This project is very personal to Viola and I want you to take a moment and watch the trailer for “A Touch of Sugar”
Viola spoke to Hilaria Baldwin from Extra about her plans for mothers day!
Viola did a beautiful interview with Sunday Today’s Willie Geist this past week.
“The elixir is living a life that is bigger than you.”
Here is a clip of the interview and stills from the interview.
Oscar winner Viola Davis has a storied road through Hollywood, having grown up poor but leaving her mark across stage and screen. In this week’s Sunday Sitdown, the “Fences” star talks to Willie Geist about her work on the new documentary “A Touch of Sugar” to raise awareness of diabetes.
CNN shared that Viola is totally open to another season of How to Get Away With Murder …. come on ABC! We need more Annalise Keating!
Viola Davis has been killing it in ABC’s “How To Get Away with Murder” for five seasons and she’s ready for more.
As the network contemplates the future of the show, Davis told CNN in a recent interview she would “absolutely” be up for reprising her role as law professor, Annalise Keating, if given the opportunity.
“That’s up to ABC and more,” she said when asked if the show would return. Adding, “Oh yeah, absolutely [I’d come back].”
On the series, Davis’ character plays mentor to group of young, trouble-prone law students. “These kids are bad. Wouldn’t you agree with that?” Davis joked.
“I think Annalise is badass,” added Davis, who has won an Emmy and Screen Actors Guild award for her role in the drama. “I think she’s the most misunderstood woman on television.”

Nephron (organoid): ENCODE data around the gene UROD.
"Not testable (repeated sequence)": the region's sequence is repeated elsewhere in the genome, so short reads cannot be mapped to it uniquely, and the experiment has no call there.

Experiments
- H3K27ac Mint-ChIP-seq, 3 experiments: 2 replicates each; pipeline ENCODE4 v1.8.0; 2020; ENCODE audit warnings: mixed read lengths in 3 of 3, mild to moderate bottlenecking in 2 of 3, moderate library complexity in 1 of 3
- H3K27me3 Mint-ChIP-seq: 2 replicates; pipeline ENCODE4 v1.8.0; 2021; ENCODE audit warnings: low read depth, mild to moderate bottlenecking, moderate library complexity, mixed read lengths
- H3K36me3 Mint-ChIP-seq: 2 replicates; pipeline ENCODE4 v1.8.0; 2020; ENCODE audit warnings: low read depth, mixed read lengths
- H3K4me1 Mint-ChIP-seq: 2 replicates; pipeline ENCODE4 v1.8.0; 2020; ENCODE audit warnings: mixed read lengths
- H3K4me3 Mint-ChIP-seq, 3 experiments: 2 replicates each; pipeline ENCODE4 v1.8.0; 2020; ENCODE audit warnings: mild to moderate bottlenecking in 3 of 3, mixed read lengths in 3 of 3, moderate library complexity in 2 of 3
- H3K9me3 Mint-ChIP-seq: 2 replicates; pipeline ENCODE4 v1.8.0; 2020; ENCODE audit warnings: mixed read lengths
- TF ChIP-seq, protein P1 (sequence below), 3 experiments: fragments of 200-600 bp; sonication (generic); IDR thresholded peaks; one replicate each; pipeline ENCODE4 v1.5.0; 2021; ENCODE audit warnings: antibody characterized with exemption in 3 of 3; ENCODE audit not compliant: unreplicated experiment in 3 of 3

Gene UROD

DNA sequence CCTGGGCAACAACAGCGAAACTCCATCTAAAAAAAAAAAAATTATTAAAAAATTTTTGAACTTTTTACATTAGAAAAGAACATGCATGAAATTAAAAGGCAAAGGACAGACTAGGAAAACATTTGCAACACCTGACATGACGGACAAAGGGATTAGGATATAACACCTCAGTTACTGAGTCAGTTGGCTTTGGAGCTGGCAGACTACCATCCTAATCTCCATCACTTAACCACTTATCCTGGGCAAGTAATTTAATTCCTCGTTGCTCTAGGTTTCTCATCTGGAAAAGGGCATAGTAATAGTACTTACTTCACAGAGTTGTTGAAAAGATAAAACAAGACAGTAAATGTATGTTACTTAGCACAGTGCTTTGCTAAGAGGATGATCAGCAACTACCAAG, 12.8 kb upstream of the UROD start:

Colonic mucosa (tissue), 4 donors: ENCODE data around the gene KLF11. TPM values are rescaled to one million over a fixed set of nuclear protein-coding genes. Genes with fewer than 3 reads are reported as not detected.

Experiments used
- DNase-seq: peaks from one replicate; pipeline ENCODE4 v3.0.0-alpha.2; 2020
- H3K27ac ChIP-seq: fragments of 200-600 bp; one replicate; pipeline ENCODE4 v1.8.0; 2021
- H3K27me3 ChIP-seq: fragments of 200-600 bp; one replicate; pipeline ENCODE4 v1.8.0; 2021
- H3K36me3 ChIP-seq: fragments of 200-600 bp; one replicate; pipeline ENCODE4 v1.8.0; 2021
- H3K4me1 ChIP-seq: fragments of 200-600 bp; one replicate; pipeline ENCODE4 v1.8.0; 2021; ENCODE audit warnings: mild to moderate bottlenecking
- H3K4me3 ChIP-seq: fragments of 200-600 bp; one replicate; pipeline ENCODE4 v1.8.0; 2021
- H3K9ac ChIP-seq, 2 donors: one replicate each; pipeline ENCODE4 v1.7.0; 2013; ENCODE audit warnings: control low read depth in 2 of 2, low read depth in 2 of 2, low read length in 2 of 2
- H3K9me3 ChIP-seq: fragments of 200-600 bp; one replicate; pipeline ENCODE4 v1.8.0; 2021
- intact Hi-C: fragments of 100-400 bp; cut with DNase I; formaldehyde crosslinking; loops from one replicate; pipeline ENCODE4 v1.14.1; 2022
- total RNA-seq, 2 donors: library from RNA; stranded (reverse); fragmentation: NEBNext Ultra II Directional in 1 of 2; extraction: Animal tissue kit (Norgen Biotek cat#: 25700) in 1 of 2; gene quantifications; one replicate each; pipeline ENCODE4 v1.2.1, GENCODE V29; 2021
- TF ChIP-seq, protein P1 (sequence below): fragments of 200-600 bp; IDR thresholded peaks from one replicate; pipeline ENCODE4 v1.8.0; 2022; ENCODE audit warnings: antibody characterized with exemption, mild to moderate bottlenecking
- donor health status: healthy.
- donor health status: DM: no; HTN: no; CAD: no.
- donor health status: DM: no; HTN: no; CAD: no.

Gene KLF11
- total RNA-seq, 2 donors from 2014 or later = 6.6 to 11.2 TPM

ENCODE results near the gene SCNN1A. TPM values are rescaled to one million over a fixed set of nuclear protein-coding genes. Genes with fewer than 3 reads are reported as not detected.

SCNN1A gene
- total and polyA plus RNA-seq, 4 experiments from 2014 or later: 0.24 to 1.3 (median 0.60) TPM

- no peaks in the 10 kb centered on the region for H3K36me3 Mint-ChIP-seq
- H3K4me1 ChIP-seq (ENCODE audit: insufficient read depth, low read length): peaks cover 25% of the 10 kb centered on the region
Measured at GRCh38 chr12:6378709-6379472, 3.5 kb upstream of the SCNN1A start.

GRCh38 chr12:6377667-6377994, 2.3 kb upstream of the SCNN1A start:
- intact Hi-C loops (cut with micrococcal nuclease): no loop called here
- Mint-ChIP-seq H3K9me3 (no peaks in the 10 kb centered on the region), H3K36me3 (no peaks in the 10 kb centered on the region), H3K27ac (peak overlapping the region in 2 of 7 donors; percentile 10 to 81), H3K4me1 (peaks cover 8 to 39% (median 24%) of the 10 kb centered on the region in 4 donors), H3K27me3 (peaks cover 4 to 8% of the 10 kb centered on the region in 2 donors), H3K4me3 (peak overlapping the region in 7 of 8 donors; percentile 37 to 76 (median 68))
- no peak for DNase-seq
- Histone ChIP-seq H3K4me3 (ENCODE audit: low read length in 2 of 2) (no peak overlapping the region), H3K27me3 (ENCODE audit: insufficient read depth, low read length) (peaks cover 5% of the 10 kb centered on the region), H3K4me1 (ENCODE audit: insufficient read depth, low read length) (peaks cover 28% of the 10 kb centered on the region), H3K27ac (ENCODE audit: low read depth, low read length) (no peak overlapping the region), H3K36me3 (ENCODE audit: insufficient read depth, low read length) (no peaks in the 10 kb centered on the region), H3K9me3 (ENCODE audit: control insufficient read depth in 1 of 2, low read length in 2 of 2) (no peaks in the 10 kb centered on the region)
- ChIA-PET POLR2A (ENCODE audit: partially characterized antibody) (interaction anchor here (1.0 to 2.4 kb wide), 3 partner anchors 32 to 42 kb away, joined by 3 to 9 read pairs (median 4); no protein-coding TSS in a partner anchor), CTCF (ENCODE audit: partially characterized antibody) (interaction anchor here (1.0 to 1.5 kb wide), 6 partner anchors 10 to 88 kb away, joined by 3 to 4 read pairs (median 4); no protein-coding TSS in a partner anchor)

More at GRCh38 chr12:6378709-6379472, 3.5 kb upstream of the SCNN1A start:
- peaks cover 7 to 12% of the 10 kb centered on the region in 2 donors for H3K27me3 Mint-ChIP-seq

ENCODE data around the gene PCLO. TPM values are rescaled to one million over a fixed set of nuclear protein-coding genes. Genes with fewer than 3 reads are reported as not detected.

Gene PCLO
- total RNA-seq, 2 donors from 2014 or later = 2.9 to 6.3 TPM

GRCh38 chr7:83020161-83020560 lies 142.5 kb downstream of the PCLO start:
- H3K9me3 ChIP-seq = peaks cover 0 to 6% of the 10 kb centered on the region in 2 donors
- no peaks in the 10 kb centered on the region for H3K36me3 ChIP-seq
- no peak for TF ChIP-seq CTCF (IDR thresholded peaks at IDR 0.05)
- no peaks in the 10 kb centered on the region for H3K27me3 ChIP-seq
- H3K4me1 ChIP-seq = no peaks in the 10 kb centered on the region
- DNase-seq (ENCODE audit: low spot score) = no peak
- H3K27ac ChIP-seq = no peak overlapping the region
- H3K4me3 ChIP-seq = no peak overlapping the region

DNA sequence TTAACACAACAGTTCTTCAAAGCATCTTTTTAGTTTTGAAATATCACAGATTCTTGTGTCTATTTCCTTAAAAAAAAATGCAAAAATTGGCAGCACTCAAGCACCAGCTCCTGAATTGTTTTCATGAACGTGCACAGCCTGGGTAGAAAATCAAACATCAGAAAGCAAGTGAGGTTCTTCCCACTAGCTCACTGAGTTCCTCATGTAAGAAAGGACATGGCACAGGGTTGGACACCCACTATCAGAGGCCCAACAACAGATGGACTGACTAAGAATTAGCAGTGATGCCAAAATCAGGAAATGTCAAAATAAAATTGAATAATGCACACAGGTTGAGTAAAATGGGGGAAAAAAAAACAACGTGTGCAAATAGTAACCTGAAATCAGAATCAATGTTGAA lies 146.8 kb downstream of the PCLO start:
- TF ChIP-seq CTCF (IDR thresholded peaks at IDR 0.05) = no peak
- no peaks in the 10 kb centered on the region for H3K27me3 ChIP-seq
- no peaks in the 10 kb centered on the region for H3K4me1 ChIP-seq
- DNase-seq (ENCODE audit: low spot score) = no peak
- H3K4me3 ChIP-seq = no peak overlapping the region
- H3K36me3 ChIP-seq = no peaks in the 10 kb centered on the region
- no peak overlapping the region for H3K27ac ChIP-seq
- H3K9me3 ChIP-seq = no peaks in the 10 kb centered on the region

The legal thriller, which was created by Shonda Rhimes, still has a devoted following despite a drop in viewership. CNN has reached out to ABC for comment on the show’s fate.
Broadcast networks are expected to make decisions on renewals and cancellations ahead of TV Upfront presentations to advertisers scheduled for later this month.
ABC’s panel takes place May 14.
Davis, who is currently the narrator of a new documentary about diabetes funded by Merck, “A Touch of Sugar,” said in this next chapter of her career, she hopes to continue pursuing projects she’s passionate about.
This is one of the reasons she launched a production company, JuVee, with her husband Julius Tennon, which announced a first-look deal with Amazon Studios last year.
“I want to change the narratives for people of color,” Davis explained. “That’s my legacy. I no longer just want to be a social message, a social image. I don’t want to be magical.”